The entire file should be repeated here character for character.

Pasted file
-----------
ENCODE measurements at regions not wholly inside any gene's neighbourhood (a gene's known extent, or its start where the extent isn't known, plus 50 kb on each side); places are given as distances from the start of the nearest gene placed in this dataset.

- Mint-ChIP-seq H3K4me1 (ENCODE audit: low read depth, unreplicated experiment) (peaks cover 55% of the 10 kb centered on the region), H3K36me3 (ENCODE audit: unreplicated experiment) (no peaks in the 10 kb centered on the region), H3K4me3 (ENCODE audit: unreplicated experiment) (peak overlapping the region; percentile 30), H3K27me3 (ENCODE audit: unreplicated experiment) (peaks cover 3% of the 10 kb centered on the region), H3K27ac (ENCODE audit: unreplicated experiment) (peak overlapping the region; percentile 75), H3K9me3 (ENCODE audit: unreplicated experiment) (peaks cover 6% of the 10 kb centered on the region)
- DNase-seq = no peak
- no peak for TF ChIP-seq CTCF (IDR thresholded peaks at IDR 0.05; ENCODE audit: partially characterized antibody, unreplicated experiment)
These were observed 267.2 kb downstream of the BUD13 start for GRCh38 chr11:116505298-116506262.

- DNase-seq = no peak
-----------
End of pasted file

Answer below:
ENCODE measurements at regions not wholly inside any gene's neighbourhood (a gene's known extent, or its start where the extent isn't known, plus 50 kb on each side); places are given as distances from the start of the nearest gene placed in this dataset.

- Mint-ChIP-seq H3K4me1 (ENCODE audit: low read depth, unreplicated experiment) (peaks cover 55% of the 10 kb centered on the region), H3K36me3 (ENCODE audit: unreplicated experiment) (no peaks in the 10 kb centered on the region), H3K4me3 (ENCODE audit: unreplicated experiment) (peak overlapping the region; percentile 30), H3K27me3 (ENCODE audit: unreplicated experiment) (peaks cover 3% of the 10 kb centered on the region), H3K27ac (ENCODE audit: unreplicated experiment) (peak overlapping the region; percentile 75), H3K9me3 (ENCODE audit: unreplicated experiment) (peaks cover 6% of the 10 kb centered on the region)
- DNase-seq = no peak
- no peak for TF ChIP-seq CTCF (IDR thresholded peaks at IDR 0.05; ENCODE audit: partially characterized antibody, unreplicated experiment)
These were observed 267.2 kb downstream of the BUD13 start for GRCh38 chr11:116505298-116506262.

- DNase-seq = no peak